Kenyans Stellah Barsosio and Felix Kiprotich delivered the goods, slashing significant chunks off the previous best performances at the Sydney Marathon, Australia, an IAAF Gold Label road race, on Sunday.
Barsosio, the 26-year-old from Iten, was the first woman to reach the finish on the forecourt of the Sydney Opera House in 2:24:33.
That was some four-and-a-half minutes faster than the previous race record set by Makda Harun Haji (Ethiopian-born Australian) two years ago.
More than that, Barsosio’s was the fastest time run in Australia since the Sydney Olympic Games and now sits as third-fastest ever behind the gold medallist then, Naoko Takahashi (JPN), 2:23:14, and silver medallist Lidia Simon (ROM), 2:23:22.
Fittingly, the Sydney marathon is a legacy event from the Olympic Games. Its early editions were run over the Olympic course.
Kiprotich, for his part, produced the first sub-2:10 in the Sydney race – 2:09:49.
This was 89 seconds faster than the previous race record, 2:11:18 by Ethiopia’s Gebo Gameda Burka.
Even in a strong line-up, Barsosio stood out as the one to beat in the women’s field. She had the fastest entry time – 2:23:36 in Rotterdam this year – and her four most recent marathons had produced times of 2:23:43 (fifth in Paris), 2:25:00 (ninth in Frankfurt), 2:33:23 (second in Singapore) and then her PB for second in Rotterdam.
The race had a steady pace of about 72 minutes for the first half. Barsosio was content to sit with a lead pack of five women in which the most aggressive was her Kenyan compatriot Bornes Kitur (third in Osaka this year).
Bahrain’s Tejitu Daba and a third Kenyan, Josephine Chepkoech, were also in the lead group.
Into the second half of the race, however, it was all Barsosio. Sticking with the pacemaker, she steadily built her lead to more than two minutes at the finish.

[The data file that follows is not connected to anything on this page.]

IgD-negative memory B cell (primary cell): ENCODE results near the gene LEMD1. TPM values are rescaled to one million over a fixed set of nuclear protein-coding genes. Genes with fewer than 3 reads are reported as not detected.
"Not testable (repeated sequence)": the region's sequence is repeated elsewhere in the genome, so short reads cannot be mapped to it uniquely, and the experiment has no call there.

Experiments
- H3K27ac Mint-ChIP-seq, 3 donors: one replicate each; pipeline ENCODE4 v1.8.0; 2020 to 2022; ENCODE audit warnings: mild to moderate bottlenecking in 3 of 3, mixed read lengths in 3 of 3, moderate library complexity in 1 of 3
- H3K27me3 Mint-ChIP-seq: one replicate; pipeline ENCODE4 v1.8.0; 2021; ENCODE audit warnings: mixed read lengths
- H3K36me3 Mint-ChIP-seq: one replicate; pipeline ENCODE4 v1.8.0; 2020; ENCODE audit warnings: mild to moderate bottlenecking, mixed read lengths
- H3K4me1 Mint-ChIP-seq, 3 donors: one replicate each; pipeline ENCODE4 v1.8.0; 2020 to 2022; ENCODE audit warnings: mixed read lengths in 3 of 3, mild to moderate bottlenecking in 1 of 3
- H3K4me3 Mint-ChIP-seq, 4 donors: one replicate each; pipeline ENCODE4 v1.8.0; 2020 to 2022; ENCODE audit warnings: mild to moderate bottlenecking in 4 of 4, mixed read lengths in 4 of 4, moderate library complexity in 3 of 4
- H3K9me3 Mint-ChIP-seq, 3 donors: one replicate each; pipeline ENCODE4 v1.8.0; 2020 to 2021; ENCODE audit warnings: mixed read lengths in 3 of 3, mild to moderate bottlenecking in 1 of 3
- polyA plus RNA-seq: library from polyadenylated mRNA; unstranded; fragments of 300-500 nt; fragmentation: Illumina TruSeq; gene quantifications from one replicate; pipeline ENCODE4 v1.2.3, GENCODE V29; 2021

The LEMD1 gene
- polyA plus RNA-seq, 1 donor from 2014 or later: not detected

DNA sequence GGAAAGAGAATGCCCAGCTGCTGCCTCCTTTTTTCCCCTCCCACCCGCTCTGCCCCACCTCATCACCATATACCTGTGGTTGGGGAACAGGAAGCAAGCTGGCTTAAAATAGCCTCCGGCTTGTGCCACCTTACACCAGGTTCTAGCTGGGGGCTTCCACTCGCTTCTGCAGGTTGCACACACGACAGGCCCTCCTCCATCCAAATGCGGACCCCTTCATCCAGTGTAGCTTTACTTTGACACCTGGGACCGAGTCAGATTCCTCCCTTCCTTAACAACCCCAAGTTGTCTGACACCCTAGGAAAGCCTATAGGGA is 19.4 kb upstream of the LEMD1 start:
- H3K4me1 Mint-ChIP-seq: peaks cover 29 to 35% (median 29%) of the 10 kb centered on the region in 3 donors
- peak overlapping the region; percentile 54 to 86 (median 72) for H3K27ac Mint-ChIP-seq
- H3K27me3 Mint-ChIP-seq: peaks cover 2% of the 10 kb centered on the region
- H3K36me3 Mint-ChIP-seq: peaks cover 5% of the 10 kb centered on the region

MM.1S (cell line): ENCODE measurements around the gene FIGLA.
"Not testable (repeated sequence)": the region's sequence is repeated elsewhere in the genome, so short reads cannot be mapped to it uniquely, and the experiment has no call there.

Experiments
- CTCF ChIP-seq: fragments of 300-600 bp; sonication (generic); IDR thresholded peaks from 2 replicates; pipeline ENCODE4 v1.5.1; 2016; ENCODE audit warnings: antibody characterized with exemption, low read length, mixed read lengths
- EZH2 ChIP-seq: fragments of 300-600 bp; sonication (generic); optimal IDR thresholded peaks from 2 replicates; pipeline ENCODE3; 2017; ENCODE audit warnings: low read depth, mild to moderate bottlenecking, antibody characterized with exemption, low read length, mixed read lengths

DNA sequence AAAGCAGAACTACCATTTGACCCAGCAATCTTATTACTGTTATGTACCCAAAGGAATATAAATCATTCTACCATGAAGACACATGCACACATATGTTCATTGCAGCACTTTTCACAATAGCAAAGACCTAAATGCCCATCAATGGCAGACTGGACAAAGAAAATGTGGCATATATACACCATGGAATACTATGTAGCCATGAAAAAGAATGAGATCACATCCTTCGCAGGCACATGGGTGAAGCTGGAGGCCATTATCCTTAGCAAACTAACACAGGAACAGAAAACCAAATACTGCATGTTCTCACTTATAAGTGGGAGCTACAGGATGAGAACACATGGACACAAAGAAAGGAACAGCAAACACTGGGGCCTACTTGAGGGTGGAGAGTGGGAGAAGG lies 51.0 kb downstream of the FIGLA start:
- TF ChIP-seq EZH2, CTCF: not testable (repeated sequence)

Her only difficulties were with her drinks bottle late in the race – she quickly doubled back to get it – and some hesitation on corners as the course wound its way around the Sydney harbour-front in the closing stages.
These turned out to be insignificant, however, and Barsosio’s 2:24:33 saw her well clear of Chepkoech (2:26:43) and Daba (2:28:22).
The men’s race followed a similar pattern as Australian Ben St Lawrence and then 2:08 performer Kenya’s Joseph Aperumoi led through the first 25 kilometres.
St Lawrence went to almost halfway at which point the group was on course to go just under the record set by Ethiopian Gameda Burka in 2014.
By the time Aperumoi’s work was done at 25km, there were just five in the leading group – Kiprotich, Kenyan Michael Kunyuga, defending champion Elijah Kemboi (Kenya), Silas Too (Kenya) and the only non-Kenyan, Saturo Sasaki of Japan.
Kiprotich, who has run 2:05:33 this year, made his decisive move at 29km. His surge took him clear as he ran the next five kilometres, which drops down to the waterfront, in the fastest split of the race, 14:55.
The 15 seconds gained there was almost precisely his ultimate winning margin.
At 35km, the lead was 23 seconds to Kunyuga with Sasaki another 17 seconds back, well clear of Kemboi and Too.
Kunyuga kept chasing, despite being clearly hindered by uncertainty on some of the turns in the closing stages, but was never charging at the leader.
As the race drew to a close Kiprotich did not falter. Despite showing more obvious signs of the strain, he maintained form through to the line to win in 2:09:49.
Both Kunyuga and Sasaki were also under the old record.
Both winners added record bonuses equal to first-place prize-money to double their earnings on the day.
In partnership with ANA and Sports Leo